“Solitude Is Bliss” video:


13. THE RADIO DEPT. – Clinging To A Scheme

Home to this year’s most summery springtime jam – “Heaven’s On Fire” (decidedly not the KISS song) – and another half-dozen similarly evocative tunes. Fragilely pretty, but rhythmic enough to hint at remixing possibilities, the dated Balaeric beats  send much of this time travelling back into Saint Etienne’s loved-up world of froth, c. 1991, but that’s okay because it’s not presently being done to death. In fact, it’s charming. Love the Swedes. Count on them to never sound like today, but rather some temporally challenged universe where everyone looks like Vendela or Pete Forsberg (yes, dated references). Pure pop for “then” people.

“Heaven’s On Fire” fan video:


12. BROKEN SOCIAL SCENE – Forgiveness Rock Record

More ramshackle spatter-rock from our favourite hive-mentality arts collective. The last record, too indulgent, broke the spell. I don’t even bother learning their song titles anymore. Lisa’s lighter-than-air electro-pop one. Andrew’s pretty rocker with the punchy horn section. Kevin’s song with the “Crimson And Clover” tremolo vocal. The thing is, much of this is pretty neat. And tighter. Now I’m in that Larry Sanders Show episode come to life: Thanks for booking me Larry, what’s your favourite song on the record? Uh…track five.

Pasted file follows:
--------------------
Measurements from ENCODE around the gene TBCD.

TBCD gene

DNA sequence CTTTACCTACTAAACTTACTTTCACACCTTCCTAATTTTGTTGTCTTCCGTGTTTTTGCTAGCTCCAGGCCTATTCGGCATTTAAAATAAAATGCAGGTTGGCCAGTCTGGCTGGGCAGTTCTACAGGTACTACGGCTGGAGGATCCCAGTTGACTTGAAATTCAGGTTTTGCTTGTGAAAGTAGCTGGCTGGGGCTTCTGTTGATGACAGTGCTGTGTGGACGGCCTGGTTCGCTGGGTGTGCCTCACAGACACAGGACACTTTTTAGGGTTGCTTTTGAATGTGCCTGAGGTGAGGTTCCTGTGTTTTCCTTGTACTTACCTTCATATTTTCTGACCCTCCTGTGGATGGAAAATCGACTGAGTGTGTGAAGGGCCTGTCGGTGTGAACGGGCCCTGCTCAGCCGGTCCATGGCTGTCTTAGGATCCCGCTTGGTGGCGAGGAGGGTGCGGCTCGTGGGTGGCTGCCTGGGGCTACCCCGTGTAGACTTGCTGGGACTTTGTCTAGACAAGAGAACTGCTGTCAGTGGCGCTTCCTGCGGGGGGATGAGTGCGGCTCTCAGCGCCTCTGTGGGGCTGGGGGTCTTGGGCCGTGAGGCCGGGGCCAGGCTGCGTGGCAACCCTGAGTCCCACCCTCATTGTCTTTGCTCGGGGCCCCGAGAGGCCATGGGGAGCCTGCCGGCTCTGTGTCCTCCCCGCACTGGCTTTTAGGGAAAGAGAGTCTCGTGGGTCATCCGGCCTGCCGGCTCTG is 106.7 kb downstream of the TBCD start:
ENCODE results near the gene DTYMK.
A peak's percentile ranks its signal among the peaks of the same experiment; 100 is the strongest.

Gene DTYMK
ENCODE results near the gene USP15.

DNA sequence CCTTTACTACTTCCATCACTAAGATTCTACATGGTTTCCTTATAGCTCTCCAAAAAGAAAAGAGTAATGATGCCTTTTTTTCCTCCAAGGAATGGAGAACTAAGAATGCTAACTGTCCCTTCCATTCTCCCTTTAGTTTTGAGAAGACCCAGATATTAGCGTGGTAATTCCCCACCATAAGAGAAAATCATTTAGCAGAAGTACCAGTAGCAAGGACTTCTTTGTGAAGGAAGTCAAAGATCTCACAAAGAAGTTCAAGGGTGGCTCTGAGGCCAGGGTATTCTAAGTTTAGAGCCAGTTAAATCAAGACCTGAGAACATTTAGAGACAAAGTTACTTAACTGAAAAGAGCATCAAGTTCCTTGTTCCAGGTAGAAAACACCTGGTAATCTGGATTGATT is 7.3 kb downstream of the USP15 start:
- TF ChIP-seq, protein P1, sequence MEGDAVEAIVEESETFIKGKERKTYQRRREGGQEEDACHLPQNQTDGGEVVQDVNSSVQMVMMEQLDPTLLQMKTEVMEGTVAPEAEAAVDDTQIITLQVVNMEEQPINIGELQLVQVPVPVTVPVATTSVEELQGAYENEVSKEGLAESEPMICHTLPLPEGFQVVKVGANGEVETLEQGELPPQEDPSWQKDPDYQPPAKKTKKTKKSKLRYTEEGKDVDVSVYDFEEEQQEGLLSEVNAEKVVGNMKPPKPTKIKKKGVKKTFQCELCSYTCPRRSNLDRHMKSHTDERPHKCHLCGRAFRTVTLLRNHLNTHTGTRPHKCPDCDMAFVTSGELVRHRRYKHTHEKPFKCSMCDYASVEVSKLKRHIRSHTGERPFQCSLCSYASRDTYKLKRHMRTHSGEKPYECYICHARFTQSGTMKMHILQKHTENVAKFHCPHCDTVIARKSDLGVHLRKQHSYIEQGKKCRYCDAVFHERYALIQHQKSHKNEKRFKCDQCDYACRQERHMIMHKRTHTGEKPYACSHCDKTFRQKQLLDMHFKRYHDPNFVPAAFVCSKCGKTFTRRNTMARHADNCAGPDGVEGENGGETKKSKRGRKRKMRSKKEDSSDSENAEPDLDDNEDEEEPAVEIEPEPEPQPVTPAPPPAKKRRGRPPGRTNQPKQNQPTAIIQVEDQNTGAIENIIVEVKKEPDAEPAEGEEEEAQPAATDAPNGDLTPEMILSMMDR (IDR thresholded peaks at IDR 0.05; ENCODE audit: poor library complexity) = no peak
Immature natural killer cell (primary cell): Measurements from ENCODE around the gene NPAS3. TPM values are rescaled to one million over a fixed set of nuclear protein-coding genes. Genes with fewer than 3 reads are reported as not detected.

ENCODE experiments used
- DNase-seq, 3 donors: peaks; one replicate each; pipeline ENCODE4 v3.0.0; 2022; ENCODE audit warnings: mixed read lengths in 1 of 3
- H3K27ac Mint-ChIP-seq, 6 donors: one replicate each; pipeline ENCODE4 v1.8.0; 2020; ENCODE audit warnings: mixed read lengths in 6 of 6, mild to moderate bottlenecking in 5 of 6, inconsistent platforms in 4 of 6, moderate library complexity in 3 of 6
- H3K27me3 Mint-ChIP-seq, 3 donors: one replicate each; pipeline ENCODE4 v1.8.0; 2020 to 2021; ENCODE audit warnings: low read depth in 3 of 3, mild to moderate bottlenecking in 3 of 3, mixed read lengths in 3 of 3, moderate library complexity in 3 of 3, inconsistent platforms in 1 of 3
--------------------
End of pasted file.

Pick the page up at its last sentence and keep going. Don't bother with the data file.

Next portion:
Track five live:



I remember a summer in the mid-1980s, when I’d just begun collecting comics and listening to rock radio. My eager mind sponged it all, tripping out on Steve Ditko’s Amazing Spider-Man and reeling from the parade of MTV-era pop stars bursting out from tinny bedroom speakers. It was a hot summer, and I’d often go on after-dinner walks with my parents once the air cooled, a rush of daring song choruses, superhero feats, gonzo singing styles and garishly dressed super villains buzzing in my brain, competing for attention, informing my tastes well into adulthood. This record reminds me of that summer.